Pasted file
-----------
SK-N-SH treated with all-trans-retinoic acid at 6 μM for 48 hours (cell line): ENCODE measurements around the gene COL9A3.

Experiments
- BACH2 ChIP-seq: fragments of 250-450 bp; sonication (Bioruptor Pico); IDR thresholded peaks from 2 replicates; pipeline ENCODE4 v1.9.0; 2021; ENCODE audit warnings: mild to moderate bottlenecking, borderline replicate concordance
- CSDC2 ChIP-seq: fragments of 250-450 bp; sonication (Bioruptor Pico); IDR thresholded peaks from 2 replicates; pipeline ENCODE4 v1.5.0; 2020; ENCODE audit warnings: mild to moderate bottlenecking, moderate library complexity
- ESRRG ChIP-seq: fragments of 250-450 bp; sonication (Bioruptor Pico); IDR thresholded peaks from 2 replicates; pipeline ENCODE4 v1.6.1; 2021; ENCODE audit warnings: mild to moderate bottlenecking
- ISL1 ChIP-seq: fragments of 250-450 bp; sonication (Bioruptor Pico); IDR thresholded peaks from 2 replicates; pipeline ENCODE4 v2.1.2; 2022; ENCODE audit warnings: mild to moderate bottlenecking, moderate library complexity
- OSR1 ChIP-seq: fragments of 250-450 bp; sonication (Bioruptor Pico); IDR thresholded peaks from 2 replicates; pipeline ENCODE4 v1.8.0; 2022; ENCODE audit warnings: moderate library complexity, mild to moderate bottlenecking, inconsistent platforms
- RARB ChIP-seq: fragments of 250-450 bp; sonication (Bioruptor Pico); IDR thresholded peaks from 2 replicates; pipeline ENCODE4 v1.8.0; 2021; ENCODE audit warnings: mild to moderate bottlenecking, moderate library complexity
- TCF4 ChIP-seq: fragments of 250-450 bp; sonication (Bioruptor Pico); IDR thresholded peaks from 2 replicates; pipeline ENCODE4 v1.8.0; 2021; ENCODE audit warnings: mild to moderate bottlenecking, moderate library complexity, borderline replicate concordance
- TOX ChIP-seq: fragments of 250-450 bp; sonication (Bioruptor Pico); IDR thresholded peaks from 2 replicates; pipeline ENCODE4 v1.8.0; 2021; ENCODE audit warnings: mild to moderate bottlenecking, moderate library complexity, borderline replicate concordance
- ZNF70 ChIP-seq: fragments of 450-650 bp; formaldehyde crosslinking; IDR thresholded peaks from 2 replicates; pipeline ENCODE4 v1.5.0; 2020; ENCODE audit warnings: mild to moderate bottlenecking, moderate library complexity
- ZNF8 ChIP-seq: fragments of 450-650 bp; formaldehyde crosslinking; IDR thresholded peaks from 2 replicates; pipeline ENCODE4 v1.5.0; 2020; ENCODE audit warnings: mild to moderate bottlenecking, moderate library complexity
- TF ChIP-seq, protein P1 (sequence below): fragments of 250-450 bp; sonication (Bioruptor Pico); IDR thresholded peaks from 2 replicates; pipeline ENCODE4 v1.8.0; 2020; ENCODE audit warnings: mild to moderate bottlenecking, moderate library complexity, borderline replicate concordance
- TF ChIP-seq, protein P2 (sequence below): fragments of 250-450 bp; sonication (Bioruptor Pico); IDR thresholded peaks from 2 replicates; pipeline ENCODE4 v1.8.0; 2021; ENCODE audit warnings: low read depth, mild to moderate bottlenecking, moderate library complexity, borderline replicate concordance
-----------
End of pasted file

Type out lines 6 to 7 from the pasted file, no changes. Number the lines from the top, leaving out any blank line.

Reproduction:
- ISL1 ChIP-seq: fragments of 250-450 bp; sonication (Bioruptor Pico); IDR thresholded peaks from 2 replicates; pipeline ENCODE4 v2.1.2; 2022; ENCODE audit warnings: mild to moderate bottlenecking, moderate library complexity
- OSR1 ChIP-seq: fragments of 250-450 bp; sonication (Bioruptor Pico); IDR thresholded peaks from 2 replicates; pipeline ENCODE4 v1.8.0; 2022; ENCODE audit warnings: moderate library complexity, mild to moderate bottlenecking, inconsistent platforms